The Supreme Court has judged that the Prime Minister’s advice to the Queen to prorogue Parliament was unlawful, and that the suspension itself is therefore void and of no effect. This was a unanimous judgment by all 11 Justices of the highest court in our country.
Following this ruling, MPs have returned to Parliament and have been continuing their duties.
Prorogation between sessions of Parliament in recent decades has typically lasted less than a week. However, the Government wanted Parliament to be suspended for five weeks. Given the situation facing our country as we approach the Brexit deadline of 31 October, I was firmly opposed to Parliament being shut down in this way.
I also believe Parliament’s suspension in these circumstances is an affront to our democratic principles. As the Supreme Court said in its judgment, the Government’s planned prorogation had the effect of frustrating or preventing the ability of Parliament to carry out its constitutional functions without reasonable justification.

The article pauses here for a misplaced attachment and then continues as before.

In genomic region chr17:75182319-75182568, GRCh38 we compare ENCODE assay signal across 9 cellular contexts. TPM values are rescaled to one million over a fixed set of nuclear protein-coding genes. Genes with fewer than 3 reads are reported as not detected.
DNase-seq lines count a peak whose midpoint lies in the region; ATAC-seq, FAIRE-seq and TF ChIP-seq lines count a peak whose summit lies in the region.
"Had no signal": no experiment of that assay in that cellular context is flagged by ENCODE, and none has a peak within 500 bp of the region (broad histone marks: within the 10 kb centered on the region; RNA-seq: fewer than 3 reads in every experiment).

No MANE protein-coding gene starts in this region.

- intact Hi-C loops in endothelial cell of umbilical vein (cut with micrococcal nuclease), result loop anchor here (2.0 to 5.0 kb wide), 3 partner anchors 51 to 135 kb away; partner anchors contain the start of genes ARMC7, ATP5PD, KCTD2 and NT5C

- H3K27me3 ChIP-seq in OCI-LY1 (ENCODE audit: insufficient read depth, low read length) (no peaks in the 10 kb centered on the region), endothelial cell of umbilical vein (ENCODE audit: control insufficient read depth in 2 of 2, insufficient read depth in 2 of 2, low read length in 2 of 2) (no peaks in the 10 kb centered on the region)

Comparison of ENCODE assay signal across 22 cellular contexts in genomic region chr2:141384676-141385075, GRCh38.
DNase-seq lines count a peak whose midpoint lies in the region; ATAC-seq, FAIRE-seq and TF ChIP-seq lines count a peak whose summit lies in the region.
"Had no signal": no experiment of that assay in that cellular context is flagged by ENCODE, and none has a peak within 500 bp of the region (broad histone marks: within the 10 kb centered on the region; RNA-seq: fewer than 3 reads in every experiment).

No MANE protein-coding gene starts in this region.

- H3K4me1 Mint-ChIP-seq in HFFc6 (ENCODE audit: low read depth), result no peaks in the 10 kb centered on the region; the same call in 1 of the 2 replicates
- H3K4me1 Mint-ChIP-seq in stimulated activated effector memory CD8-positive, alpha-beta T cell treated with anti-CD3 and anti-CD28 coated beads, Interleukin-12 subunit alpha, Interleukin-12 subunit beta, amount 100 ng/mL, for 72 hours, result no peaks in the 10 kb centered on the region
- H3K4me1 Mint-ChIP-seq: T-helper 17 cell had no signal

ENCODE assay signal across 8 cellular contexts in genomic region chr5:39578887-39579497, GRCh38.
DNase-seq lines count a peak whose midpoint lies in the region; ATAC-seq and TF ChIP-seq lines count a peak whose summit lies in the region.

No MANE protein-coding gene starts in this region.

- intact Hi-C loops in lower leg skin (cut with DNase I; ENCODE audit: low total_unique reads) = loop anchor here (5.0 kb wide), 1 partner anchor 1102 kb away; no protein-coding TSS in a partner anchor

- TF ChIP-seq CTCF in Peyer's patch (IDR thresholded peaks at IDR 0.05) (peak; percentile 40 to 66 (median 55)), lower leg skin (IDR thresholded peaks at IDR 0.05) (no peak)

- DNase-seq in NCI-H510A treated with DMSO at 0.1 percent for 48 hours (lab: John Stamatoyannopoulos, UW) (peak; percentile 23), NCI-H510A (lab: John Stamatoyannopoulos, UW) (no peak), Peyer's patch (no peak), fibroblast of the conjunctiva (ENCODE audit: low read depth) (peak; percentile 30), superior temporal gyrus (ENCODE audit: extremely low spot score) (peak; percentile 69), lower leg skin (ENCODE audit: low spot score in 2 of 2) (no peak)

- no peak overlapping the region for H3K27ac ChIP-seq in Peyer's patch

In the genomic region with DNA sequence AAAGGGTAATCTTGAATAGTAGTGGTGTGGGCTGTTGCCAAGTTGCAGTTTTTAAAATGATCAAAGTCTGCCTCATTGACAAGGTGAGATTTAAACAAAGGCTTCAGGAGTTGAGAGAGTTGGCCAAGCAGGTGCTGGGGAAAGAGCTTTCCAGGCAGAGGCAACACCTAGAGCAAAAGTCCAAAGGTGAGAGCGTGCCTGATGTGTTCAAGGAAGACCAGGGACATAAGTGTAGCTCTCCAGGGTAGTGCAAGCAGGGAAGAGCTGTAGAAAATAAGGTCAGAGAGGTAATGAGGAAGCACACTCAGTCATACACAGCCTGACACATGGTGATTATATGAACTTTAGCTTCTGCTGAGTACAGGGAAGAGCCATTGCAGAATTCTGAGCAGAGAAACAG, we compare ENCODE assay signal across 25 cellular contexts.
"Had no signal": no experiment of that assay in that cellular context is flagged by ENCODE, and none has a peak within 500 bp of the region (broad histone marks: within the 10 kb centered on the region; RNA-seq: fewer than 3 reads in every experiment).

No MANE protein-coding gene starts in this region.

This was clearly an example of the Prime Minister abusing his executive power to try and get his own way by silencing Parliament. The Supreme Court’s ruling has slapped-down this power grab and reinforced our system of government whereby the three branches of government hold each other to account and prevent one branch from riding roughshod over the others.
At this stage of the Brexit process, I believe Parliament should be sitting as often as possible. I have always believed that Parliament must be fully involved in the Brexit process – from triggering Article 50, having a meaningful vote on the final deal and shaping our future relationship with the EU.
The Prime Minister should now ensure that he obeys the law, fulfils the will of Parliament, and takes a No Deal Brexit on 31 October off the table. He should also do the honourable thing and resign; however, I can’t see that happening.